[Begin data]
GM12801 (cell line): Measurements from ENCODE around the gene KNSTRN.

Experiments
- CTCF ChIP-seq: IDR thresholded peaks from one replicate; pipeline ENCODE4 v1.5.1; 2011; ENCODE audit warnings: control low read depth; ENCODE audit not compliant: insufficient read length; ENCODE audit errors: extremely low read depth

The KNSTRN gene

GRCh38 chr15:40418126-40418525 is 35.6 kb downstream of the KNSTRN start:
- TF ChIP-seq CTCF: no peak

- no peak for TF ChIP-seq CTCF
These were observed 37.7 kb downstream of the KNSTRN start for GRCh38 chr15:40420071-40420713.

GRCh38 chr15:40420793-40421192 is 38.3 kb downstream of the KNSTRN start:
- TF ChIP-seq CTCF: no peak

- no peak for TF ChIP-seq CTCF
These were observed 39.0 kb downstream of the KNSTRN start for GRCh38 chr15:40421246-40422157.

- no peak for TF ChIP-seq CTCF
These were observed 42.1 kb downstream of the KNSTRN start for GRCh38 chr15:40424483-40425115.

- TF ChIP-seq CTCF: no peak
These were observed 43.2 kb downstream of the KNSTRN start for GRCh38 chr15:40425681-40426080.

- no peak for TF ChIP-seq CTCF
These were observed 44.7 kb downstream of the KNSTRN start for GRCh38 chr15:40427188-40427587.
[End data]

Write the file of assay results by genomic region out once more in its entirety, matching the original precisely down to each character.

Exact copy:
GM12801 (cell line): Measurements from ENCODE around the gene KNSTRN.

Experiments
- CTCF ChIP-seq: IDR thresholded peaks from one replicate; pipeline ENCODE4 v1.5.1; 2011; ENCODE audit warnings: control low read depth; ENCODE audit not compliant: insufficient read length; ENCODE audit errors: extremely low read depth

The KNSTRN gene

GRCh38 chr15:40418126-40418525 is 35.6 kb downstream of the KNSTRN start:
- TF ChIP-seq CTCF: no peak

- no peak for TF ChIP-seq CTCF
These were observed 37.7 kb downstream of the KNSTRN start for GRCh38 chr15:40420071-40420713.

GRCh38 chr15:40420793-40421192 is 38.3 kb downstream of the KNSTRN start:
- TF ChIP-seq CTCF: no peak

- no peak for TF ChIP-seq CTCF
These were observed 39.0 kb downstream of the KNSTRN start for GRCh38 chr15:40421246-40422157.

- no peak for TF ChIP-seq CTCF
These were observed 42.1 kb downstream of the KNSTRN start for GRCh38 chr15:40424483-40425115.

- TF ChIP-seq CTCF: no peak
These were observed 43.2 kb downstream of the KNSTRN start for GRCh38 chr15:40425681-40426080.

- no peak for TF ChIP-seq CTCF
These were observed 44.7 kb downstream of the KNSTRN start for GRCh38 chr15:40427188-40427587.